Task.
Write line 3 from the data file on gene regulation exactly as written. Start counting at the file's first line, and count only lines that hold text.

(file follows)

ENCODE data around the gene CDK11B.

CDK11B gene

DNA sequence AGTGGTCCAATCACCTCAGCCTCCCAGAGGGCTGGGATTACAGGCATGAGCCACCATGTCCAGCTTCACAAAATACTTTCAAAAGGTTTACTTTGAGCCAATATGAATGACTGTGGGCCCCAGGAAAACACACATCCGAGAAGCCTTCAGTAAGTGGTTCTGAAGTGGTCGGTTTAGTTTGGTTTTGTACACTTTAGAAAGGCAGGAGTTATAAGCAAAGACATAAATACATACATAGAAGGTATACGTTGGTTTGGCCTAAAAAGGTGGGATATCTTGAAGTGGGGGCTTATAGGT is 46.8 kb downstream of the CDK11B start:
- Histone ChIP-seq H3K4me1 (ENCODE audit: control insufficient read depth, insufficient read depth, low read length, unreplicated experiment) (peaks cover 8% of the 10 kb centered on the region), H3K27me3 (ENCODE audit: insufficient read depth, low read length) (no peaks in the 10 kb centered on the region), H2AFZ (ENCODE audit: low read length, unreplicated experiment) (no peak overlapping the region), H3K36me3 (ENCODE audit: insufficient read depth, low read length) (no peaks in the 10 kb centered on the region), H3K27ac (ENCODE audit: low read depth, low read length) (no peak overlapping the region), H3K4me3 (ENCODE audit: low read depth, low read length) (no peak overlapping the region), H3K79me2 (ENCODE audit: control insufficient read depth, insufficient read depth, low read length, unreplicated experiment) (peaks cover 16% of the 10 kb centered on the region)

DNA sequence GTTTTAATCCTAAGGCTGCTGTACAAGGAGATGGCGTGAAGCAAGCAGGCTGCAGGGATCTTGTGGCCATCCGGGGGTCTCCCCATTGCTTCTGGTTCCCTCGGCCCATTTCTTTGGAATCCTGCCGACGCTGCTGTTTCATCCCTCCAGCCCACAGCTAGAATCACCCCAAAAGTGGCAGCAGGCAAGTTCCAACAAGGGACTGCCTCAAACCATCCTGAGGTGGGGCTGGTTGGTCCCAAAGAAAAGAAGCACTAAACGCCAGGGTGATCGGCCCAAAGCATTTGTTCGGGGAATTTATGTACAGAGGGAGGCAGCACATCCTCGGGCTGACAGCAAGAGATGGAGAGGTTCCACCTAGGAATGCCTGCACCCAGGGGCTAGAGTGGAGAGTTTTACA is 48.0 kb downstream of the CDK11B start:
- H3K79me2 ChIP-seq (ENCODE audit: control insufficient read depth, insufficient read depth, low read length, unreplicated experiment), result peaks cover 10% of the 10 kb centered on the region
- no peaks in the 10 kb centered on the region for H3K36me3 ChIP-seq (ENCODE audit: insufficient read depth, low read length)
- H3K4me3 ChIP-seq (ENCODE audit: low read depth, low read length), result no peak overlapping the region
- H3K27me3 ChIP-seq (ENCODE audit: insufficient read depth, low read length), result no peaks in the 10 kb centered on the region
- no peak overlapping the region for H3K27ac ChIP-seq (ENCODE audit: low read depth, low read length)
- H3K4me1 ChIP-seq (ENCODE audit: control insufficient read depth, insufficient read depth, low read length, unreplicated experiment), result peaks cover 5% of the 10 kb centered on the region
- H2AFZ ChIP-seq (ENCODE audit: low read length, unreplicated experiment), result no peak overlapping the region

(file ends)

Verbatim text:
DNA sequence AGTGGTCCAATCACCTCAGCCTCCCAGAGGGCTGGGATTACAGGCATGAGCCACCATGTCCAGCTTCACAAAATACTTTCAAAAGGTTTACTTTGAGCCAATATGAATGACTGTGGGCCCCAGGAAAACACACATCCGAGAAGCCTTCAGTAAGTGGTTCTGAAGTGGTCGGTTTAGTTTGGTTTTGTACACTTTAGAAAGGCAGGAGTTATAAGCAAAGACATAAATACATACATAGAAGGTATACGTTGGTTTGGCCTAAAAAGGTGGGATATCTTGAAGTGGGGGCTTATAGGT is 46.8 kb downstream of the CDK11B start: